There are places most of us will never see or visit, but rather our perceptions of said places are formed by their depictions in film, television, or news clips. Those places include the county morgue, a hospital emergency room, a police interrogation room, or the visiting area of the county jail. We've all seen movies which shows the angry wife, the urgent lawyer, the partner in crime, or the frightened child walking into the jail visiting room, sitting down on the cold stainless-steel stool and picking up the phone. We've been the fly on the wall as the red jumpsuit-clad criminal enters the cold hallway on the other side of the glass, picks up his own phone receiver and the conversation begins. No matter how many times I saw that visiting room scenario played out on the big or small screen, nothing prepared me for the flood of emotions that overwhelmed me the first time it was me picking up the phone to talk to my frightened 20 year old son on the other side of that glass.
As the months wore on my weekly visits to the county jail to visit my son got easier. We often laughed, talked easily, and we shared mundane details about our daily routines. He told me about the latest book he was reading and I told him about whatever triumphs and frustrations my day at work had brought (I teach drama to elementary age kids). The weekly visits to my son, however, soon became about more than him and me. I began to watch and learn from the other visitors whose loved ones were on the other side of the glass.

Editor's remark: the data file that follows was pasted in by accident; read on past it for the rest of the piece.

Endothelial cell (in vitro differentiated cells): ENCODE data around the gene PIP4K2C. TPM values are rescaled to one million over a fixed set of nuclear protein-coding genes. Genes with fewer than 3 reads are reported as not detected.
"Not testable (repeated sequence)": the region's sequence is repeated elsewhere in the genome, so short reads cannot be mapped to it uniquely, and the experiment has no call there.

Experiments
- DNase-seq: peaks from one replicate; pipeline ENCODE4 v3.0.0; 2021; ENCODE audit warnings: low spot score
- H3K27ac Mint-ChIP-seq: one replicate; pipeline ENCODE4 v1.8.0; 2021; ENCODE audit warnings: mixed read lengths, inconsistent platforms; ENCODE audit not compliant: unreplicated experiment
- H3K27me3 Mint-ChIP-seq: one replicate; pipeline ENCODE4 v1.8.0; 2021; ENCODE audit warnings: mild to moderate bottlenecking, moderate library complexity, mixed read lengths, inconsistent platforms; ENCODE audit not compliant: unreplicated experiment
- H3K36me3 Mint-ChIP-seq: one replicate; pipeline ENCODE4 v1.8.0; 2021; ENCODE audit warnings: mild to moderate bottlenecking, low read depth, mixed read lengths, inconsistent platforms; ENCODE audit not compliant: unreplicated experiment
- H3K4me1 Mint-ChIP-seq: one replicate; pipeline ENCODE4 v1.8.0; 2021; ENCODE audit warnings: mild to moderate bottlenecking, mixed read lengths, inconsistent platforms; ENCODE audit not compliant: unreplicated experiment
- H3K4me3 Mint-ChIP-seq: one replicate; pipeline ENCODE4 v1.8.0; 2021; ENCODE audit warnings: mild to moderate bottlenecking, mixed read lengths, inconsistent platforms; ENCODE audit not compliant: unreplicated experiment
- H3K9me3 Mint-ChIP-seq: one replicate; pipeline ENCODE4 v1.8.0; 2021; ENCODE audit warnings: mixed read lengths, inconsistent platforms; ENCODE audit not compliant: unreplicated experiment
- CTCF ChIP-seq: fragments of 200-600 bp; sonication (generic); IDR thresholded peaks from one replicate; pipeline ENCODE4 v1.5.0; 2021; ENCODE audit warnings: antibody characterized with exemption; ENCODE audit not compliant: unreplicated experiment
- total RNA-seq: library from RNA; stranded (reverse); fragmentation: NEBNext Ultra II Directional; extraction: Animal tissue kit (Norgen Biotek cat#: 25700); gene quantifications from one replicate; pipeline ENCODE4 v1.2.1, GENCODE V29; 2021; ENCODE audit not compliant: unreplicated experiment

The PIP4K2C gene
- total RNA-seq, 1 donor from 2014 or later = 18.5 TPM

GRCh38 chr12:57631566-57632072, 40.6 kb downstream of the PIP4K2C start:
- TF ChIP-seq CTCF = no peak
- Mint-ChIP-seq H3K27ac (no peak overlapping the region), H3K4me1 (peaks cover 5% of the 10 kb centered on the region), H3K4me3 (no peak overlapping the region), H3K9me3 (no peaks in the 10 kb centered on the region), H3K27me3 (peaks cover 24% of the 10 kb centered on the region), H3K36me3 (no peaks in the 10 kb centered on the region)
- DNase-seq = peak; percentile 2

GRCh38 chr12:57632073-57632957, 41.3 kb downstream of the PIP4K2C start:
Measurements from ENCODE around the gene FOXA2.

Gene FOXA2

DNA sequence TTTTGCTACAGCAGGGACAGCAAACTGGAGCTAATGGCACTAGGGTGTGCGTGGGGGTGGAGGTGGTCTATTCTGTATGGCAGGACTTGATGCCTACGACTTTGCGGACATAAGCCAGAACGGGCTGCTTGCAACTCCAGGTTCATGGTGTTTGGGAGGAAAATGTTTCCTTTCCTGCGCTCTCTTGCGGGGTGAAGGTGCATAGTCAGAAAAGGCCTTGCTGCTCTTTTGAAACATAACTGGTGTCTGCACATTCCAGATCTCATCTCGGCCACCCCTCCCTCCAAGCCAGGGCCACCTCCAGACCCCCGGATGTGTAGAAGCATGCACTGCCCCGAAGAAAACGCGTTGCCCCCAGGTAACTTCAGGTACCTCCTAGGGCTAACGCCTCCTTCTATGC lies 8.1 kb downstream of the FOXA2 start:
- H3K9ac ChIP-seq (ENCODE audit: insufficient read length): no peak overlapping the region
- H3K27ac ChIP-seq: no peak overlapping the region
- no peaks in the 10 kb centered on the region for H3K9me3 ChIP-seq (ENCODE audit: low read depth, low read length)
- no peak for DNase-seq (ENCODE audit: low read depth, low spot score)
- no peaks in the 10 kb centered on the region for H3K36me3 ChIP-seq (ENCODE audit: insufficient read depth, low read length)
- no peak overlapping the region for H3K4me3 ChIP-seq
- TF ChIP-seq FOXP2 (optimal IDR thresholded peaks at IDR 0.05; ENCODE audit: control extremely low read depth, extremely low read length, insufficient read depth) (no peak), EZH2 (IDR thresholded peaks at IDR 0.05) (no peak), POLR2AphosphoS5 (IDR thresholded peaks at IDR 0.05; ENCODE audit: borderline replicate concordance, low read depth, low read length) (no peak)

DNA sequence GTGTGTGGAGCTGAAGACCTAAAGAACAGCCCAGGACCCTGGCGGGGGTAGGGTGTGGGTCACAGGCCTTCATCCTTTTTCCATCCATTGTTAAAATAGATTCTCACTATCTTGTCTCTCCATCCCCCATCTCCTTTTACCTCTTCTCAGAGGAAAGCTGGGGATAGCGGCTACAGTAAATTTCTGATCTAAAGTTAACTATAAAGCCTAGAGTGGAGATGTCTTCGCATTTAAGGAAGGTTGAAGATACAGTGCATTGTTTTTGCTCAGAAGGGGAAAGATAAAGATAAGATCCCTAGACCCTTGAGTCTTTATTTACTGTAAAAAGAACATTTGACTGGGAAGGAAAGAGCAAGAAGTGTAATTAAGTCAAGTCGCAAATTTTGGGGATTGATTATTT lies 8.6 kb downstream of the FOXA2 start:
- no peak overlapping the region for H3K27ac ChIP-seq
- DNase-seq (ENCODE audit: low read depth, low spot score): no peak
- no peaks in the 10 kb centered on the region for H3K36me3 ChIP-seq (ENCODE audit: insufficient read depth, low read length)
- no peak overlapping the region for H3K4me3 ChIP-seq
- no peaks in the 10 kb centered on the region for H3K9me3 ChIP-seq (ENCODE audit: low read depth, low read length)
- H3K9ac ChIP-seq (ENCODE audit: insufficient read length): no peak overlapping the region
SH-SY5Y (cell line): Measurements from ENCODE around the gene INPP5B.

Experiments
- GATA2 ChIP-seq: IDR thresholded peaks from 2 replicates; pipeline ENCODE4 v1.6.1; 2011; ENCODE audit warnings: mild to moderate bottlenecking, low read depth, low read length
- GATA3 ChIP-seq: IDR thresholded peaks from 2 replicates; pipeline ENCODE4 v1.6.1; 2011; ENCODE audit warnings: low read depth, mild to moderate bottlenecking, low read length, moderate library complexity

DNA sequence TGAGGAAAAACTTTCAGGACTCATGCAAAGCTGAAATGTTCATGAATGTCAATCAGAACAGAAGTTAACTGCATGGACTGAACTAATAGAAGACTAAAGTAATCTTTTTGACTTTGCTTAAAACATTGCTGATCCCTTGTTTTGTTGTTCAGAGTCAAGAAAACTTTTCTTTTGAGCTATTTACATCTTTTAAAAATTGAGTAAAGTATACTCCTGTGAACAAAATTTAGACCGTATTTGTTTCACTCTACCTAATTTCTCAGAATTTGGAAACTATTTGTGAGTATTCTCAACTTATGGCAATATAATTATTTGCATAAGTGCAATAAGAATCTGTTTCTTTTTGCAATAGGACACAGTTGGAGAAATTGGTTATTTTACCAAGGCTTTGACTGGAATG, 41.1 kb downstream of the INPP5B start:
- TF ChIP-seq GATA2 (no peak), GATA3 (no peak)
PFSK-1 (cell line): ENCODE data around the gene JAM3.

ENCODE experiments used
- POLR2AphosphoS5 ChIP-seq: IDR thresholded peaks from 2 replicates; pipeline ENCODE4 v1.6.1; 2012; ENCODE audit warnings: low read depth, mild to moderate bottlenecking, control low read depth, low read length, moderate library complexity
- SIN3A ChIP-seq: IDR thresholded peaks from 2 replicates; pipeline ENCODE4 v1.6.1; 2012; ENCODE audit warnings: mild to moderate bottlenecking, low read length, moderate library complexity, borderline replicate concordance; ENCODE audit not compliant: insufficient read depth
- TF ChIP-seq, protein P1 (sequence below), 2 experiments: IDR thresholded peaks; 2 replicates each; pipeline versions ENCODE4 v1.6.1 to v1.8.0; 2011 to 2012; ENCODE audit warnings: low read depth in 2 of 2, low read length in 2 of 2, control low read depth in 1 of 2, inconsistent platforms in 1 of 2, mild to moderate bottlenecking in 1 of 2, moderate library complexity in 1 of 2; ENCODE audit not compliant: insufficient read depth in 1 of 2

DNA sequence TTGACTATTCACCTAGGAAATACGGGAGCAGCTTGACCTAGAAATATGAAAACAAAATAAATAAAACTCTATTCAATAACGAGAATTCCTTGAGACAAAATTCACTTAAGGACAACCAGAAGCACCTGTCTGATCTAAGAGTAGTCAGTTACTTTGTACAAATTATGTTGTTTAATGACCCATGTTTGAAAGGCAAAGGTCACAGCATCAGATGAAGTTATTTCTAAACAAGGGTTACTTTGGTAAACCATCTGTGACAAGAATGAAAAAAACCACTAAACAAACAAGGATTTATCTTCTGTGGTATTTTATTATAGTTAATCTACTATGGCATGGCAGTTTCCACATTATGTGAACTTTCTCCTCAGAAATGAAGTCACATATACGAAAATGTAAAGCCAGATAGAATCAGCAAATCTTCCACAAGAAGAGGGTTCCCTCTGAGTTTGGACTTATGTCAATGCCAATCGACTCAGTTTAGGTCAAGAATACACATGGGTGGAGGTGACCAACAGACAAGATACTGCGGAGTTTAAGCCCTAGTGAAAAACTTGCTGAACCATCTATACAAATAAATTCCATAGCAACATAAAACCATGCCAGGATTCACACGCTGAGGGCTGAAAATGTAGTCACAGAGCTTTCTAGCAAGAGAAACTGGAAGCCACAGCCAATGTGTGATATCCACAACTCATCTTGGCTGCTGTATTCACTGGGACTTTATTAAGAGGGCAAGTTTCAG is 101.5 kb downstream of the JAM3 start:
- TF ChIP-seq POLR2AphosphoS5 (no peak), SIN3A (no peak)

I saw moms and dads hold one another's hands as they encouraged their barely 18-year old sons. I watched as young mothers held their toddlers up to the window so they could see their daddy and so young men could say "I love you" to their confused sons. I was choked with emotion when a handsome young man on the wrong side of the glass was unable to hold back the tears when his small daughter said, "I miss you Daddy" into the mouth of the black receiver. I saw a middle-aged woman, dressed in a green inmate jumpsuit put her hand on the glass and her 20-something year old daughter pressed her hand into the glass and said, "I'm here for you Mom." I have listened to the soft muffled cries of a hurting mother as she stands in the visiting room, unable to move until her son disappears from sight and the heavy door slams shut behind him. In that cold, sterile visiting room we are all the same - mothers, fathers, sons, daughters, sisters, brothers, and friends. In that place we are all equal, despite our differences - different nationalities, religions, economic stations, and education experiences. We represent broken homes, intact families, dark secrets, happy lives, successes and failures. In that room we are all doing the same things at the same time with the same heart. We are connecting, hoping, sharing, forgetting, encouraging....loving.
I may not ever speak a word to one single person with whom I share that visiting room for 30 minutes every week, but each mom, wife, sister, son, daughter, father, brother, and friend who stands on the "right" side of the glass touches my heart. For 30 minutes a week we are all equal.